HANOI (Reuters) - Outrage spread to Vietnam on Wednesday over United Airlines’ handling of a passenger dragged from his seat after it emerged that the 69-year-old U.S. doctor was Vietnamese by birth.
Although United Airlines has no direct flights to Vietnam, there were widespread calls on social media for a boycott after video showed a bloodied David Dao being yanked out of the plane by airport security on Sunday to make way for United employees.
The ire in Vietnam grew quickly after it was reported that Dao’s origins were not in the Southeast Asian country’s old enemy, China, as many had at first assumed.
Vietnamese also fumed at allegations over Dao’s past reported in the United States as irrelevant and possibly racist.
“Watching this makes my blood boil, I’ll never fly United Airlines,” commented Anh Trang Khuya on Facebook, the most widely used social media platform in Vietnam.
Nguyen Khac Huy wrote: “Boycott United!!! This is excessive! Let’s be loving and united, Vietnamese people!”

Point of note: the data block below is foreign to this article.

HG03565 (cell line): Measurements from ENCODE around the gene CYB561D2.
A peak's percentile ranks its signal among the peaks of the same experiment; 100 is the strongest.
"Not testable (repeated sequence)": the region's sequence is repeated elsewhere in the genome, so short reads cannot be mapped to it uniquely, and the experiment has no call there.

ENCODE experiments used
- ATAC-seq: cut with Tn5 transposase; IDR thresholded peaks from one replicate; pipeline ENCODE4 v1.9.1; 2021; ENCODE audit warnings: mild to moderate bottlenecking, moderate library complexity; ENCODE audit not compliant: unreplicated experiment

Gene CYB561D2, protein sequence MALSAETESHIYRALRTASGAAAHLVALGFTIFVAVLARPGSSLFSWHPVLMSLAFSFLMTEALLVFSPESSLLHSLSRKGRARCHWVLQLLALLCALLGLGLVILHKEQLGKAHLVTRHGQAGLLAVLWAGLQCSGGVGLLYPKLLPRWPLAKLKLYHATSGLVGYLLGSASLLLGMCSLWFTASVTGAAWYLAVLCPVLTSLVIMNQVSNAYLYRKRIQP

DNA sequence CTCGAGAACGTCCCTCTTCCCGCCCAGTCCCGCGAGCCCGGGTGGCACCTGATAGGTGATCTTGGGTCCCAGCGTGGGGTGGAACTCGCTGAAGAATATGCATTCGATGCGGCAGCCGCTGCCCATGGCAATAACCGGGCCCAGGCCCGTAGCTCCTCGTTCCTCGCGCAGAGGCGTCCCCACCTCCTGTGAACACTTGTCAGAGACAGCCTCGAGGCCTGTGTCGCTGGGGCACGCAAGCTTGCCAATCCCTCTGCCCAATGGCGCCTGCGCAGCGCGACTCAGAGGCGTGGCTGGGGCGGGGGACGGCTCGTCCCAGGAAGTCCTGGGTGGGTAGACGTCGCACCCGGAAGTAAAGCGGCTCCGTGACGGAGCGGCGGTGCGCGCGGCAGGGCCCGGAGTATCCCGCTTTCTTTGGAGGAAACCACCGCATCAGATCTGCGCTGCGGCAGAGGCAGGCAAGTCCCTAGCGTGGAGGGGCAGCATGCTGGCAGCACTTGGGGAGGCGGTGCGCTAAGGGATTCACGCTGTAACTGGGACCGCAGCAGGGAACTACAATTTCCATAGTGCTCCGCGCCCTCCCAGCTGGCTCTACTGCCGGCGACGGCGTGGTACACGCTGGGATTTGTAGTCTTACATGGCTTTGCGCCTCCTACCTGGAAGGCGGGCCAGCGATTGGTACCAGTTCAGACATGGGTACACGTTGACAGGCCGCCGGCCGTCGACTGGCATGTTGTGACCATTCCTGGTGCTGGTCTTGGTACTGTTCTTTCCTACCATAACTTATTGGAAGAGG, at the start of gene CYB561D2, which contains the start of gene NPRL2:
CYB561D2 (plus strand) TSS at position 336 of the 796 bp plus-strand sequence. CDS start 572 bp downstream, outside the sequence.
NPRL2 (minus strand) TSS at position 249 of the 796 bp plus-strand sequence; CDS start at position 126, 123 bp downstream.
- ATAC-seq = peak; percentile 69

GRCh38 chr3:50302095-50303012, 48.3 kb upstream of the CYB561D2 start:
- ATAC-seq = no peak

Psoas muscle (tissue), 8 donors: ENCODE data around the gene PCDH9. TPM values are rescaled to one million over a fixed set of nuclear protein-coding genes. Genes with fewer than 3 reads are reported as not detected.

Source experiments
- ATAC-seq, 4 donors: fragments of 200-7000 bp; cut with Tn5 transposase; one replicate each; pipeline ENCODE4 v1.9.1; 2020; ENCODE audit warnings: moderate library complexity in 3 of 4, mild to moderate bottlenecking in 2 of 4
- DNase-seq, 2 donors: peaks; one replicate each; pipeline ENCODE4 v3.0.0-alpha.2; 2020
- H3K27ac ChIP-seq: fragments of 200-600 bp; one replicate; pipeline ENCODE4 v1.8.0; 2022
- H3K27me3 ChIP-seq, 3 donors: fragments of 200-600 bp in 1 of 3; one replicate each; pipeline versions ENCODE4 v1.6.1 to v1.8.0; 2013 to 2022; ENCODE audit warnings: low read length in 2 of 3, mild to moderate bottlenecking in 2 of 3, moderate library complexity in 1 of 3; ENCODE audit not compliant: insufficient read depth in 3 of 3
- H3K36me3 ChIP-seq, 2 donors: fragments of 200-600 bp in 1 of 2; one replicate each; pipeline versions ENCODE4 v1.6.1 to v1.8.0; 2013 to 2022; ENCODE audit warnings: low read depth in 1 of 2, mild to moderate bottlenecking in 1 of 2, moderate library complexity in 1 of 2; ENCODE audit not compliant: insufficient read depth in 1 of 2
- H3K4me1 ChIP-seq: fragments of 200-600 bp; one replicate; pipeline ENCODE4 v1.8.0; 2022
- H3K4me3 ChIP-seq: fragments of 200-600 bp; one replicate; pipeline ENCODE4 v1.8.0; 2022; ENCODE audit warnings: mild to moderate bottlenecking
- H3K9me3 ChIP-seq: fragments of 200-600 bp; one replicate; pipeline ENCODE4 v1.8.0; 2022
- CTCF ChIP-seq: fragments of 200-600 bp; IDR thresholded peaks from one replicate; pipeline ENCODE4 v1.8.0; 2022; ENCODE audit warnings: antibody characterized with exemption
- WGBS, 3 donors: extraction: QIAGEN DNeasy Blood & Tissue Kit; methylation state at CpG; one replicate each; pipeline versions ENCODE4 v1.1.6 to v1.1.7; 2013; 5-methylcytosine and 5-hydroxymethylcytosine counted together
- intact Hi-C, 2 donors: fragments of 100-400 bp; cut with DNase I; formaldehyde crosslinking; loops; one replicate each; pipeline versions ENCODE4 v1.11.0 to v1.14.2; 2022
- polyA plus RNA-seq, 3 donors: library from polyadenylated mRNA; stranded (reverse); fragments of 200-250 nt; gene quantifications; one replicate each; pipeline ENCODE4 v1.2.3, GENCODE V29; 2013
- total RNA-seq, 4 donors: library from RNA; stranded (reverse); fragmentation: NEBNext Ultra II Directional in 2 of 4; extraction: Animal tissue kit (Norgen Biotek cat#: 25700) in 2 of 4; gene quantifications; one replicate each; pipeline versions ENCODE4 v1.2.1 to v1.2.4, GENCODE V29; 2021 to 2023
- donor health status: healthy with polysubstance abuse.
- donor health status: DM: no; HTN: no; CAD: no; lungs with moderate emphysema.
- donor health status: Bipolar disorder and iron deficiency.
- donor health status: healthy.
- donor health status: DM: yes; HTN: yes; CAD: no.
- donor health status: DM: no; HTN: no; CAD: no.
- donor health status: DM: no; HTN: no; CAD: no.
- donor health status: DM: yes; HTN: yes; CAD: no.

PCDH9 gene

There was no immediate comment from the government or in state media.
Video showing Dao being pulled from United Airlines Flight 3411 at Chicago O’Hare International Airport on Sunday went viral and the worldwide backlash hit the airline’s share price and prompted an apology from the company chief executive.
Kentucky’s medical board website shows that a doctor David Dao graduated in 1974 in Ho Chi Minh City - then known as Saigon and the capital of U.S.-backed South Vietnam before its defeat and the reunification of Vietnam under communist rule a year later.
Around that time, Dao left for the United States, according to U.S. media and Vietnamese websites.
Vietnamese media said that Dao was also a songwriter and crooner of soulful ballads - including one about the memory of rain falling in Saigon.
Reports in U.S. media of an offence that had led to Dao losing his medical license in 2003 were dismissed in Vietnam as a probable smear campaign.
“Dr. Dao didn’t do anything wrong on that flight and that’s the main thing,” wrote Clarence Dung Taylor in a post that had more than 4,000 likes.
The attitude to the case shifted dramatically in Vietnam once it was reported that Dao was not from China - an ancient enemy with which Vietnam continues to have a maritime dispute over the South China Sea.
When initial reports had suggested the man being dragged from the plane was Chinese, some Vietnamese had posted strongly unsympathetic comments about him.
“So funny,” wrote Bui Nguyen Trong Nghia. “Now they know he’s Vietnamese, most people stand up to advocate. Whether it’s Vietnamese or Chinese, there’ll be discrimination as we’re Asian.”
Writing by Matthew Tostevin; Editing by Robert Birsel